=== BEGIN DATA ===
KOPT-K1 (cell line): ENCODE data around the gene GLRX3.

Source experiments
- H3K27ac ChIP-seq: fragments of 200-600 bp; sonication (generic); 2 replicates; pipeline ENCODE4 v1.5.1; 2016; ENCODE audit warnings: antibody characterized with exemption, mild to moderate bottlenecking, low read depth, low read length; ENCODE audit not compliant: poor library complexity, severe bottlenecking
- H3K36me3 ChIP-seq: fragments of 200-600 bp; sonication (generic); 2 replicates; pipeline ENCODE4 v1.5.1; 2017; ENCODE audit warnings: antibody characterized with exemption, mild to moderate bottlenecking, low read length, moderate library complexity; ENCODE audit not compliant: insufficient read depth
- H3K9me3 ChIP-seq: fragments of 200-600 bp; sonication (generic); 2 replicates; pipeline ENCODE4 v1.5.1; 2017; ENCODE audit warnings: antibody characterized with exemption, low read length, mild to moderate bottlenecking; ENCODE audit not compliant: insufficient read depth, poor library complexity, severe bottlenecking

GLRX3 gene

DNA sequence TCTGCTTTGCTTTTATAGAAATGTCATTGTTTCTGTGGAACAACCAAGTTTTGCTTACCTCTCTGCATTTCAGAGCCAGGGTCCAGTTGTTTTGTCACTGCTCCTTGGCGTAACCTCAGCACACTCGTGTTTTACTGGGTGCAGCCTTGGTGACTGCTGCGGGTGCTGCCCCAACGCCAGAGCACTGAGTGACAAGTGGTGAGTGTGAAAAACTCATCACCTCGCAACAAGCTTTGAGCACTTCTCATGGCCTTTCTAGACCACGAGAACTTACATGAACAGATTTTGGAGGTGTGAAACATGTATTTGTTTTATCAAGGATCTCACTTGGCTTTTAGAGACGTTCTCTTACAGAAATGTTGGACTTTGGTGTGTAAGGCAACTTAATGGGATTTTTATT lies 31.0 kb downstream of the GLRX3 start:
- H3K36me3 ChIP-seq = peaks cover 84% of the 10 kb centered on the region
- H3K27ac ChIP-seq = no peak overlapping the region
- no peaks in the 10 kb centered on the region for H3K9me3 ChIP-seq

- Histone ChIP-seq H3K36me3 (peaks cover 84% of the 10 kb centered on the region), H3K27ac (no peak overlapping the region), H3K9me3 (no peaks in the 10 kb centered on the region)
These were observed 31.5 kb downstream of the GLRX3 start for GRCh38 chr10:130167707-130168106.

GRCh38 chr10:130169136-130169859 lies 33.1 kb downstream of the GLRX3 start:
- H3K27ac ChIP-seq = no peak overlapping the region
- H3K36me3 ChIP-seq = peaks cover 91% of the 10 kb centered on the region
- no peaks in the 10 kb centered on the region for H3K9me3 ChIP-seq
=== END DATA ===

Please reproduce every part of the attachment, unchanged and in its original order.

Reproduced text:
KOPT-K1 (cell line): ENCODE data around the gene GLRX3.

Source experiments
- H3K27ac ChIP-seq: fragments of 200-600 bp; sonication (generic); 2 replicates; pipeline ENCODE4 v1.5.1; 2016; ENCODE audit warnings: antibody characterized with exemption, mild to moderate bottlenecking, low read depth, low read length; ENCODE audit not compliant: poor library complexity, severe bottlenecking
- H3K36me3 ChIP-seq: fragments of 200-600 bp; sonication (generic); 2 replicates; pipeline ENCODE4 v1.5.1; 2017; ENCODE audit warnings: antibody characterized with exemption, mild to moderate bottlenecking, low read length, moderate library complexity; ENCODE audit not compliant: insufficient read depth
- H3K9me3 ChIP-seq: fragments of 200-600 bp; sonication (generic); 2 replicates; pipeline ENCODE4 v1.5.1; 2017; ENCODE audit warnings: antibody characterized with exemption, low read length, mild to moderate bottlenecking; ENCODE audit not compliant: insufficient read depth, poor library complexity, severe bottlenecking

GLRX3 gene

DNA sequence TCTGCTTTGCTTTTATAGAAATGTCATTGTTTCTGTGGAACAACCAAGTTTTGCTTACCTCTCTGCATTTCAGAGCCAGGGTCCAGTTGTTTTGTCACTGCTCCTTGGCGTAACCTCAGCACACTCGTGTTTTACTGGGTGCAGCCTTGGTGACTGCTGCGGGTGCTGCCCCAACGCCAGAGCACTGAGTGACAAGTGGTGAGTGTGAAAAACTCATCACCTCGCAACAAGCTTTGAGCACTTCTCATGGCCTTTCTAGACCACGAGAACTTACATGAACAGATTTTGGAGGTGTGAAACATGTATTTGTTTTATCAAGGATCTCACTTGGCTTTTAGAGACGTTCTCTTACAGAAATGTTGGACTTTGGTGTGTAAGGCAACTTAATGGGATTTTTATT lies 31.0 kb downstream of the GLRX3 start:
- H3K36me3 ChIP-seq = peaks cover 84% of the 10 kb centered on the region
- H3K27ac ChIP-seq = no peak overlapping the region
- no peaks in the 10 kb centered on the region for H3K9me3 ChIP-seq

- Histone ChIP-seq H3K36me3 (peaks cover 84% of the 10 kb centered on the region), H3K27ac (no peak overlapping the region), H3K9me3 (no peaks in the 10 kb centered on the region)
These were observed 31.5 kb downstream of the GLRX3 start for GRCh38 chr10:130167707-130168106.

GRCh38 chr10:130169136-130169859 lies 33.1 kb downstream of the GLRX3 start:
- H3K27ac ChIP-seq = no peak overlapping the region
- H3K36me3 ChIP-seq = peaks cover 91% of the 10 kb centered on the region
- no peaks in the 10 kb centered on the region for H3K9me3 ChIP-seq